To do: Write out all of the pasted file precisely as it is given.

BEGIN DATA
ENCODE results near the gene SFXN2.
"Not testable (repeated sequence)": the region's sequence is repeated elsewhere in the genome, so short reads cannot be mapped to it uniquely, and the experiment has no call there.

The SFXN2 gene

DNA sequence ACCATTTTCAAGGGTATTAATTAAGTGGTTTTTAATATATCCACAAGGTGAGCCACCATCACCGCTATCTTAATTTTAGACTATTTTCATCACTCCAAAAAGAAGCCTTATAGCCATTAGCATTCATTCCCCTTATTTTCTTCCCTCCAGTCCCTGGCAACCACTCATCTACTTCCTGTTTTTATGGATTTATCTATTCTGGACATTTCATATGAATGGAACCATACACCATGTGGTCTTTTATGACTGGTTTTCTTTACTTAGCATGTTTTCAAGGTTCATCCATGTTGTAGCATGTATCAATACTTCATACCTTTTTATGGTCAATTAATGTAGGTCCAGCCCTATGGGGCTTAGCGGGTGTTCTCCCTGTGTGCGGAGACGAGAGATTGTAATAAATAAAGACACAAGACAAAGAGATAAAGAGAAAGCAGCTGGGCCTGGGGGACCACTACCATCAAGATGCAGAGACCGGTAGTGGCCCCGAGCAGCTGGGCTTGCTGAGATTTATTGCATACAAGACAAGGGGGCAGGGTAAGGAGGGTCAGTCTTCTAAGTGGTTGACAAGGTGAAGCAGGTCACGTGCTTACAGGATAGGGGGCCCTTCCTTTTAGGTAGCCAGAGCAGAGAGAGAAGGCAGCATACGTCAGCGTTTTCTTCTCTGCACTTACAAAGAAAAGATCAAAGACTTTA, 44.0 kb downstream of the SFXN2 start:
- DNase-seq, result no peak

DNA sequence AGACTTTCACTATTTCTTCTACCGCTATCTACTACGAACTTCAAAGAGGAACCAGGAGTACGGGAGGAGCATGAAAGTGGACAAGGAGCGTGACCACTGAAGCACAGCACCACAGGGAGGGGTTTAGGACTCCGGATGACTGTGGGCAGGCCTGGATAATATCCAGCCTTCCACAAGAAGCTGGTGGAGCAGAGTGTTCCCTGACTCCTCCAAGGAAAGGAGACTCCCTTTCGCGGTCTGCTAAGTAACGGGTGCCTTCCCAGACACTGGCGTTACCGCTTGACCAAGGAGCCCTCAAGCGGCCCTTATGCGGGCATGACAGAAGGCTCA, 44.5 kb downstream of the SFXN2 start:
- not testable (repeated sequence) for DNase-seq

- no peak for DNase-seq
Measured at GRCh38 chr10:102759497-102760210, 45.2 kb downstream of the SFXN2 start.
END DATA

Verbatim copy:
ENCODE results near the gene SFXN2.
"Not testable (repeated sequence)": the region's sequence is repeated elsewhere in the genome, so short reads cannot be mapped to it uniquely, and the experiment has no call there.

The SFXN2 gene

DNA sequence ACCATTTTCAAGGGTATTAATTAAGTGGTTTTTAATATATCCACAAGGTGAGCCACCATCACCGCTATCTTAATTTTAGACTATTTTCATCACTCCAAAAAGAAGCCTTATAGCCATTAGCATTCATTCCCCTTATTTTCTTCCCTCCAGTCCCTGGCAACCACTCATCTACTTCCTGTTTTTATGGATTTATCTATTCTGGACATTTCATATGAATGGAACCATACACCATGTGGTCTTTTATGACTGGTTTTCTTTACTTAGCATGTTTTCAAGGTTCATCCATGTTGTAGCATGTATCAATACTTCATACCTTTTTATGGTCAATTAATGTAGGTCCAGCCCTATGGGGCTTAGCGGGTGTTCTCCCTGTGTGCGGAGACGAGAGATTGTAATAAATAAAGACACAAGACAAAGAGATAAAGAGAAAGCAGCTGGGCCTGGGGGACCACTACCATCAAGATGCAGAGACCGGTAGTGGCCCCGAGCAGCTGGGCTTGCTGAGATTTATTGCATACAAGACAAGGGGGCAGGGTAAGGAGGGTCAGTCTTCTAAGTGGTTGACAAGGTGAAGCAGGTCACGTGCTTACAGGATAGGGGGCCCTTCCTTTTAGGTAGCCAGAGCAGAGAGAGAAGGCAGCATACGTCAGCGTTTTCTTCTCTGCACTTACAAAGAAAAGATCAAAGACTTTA, 44.0 kb downstream of the SFXN2 start:
- DNase-seq, result no peak

DNA sequence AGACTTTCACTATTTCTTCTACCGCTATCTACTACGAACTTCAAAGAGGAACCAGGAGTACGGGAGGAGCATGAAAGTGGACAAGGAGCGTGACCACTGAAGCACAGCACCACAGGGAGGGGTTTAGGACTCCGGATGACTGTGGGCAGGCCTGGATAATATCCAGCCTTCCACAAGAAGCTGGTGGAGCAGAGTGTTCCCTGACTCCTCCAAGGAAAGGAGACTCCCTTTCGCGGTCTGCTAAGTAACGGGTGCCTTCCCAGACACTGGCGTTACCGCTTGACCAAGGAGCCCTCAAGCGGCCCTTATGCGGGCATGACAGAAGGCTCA, 44.5 kb downstream of the SFXN2 start:
- not testable (repeated sequence) for DNase-seq

- no peak for DNase-seq
Measured at GRCh38 chr10:102759497-102760210, 45.2 kb downstream of the SFXN2 start.